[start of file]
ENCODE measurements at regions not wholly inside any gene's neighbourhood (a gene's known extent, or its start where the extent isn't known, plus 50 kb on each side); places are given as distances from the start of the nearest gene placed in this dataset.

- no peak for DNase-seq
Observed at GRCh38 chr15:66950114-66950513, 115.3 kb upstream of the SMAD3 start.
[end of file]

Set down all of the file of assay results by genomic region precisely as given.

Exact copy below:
ENCODE measurements at regions not wholly inside any gene's neighbourhood (a gene's known extent, or its start where the extent isn't known, plus 50 kb on each side); places are given as distances from the start of the nearest gene placed in this dataset.

- no peak for DNase-seq
Observed at GRCh38 chr15:66950114-66950513, 115.3 kb upstream of the SMAD3 start.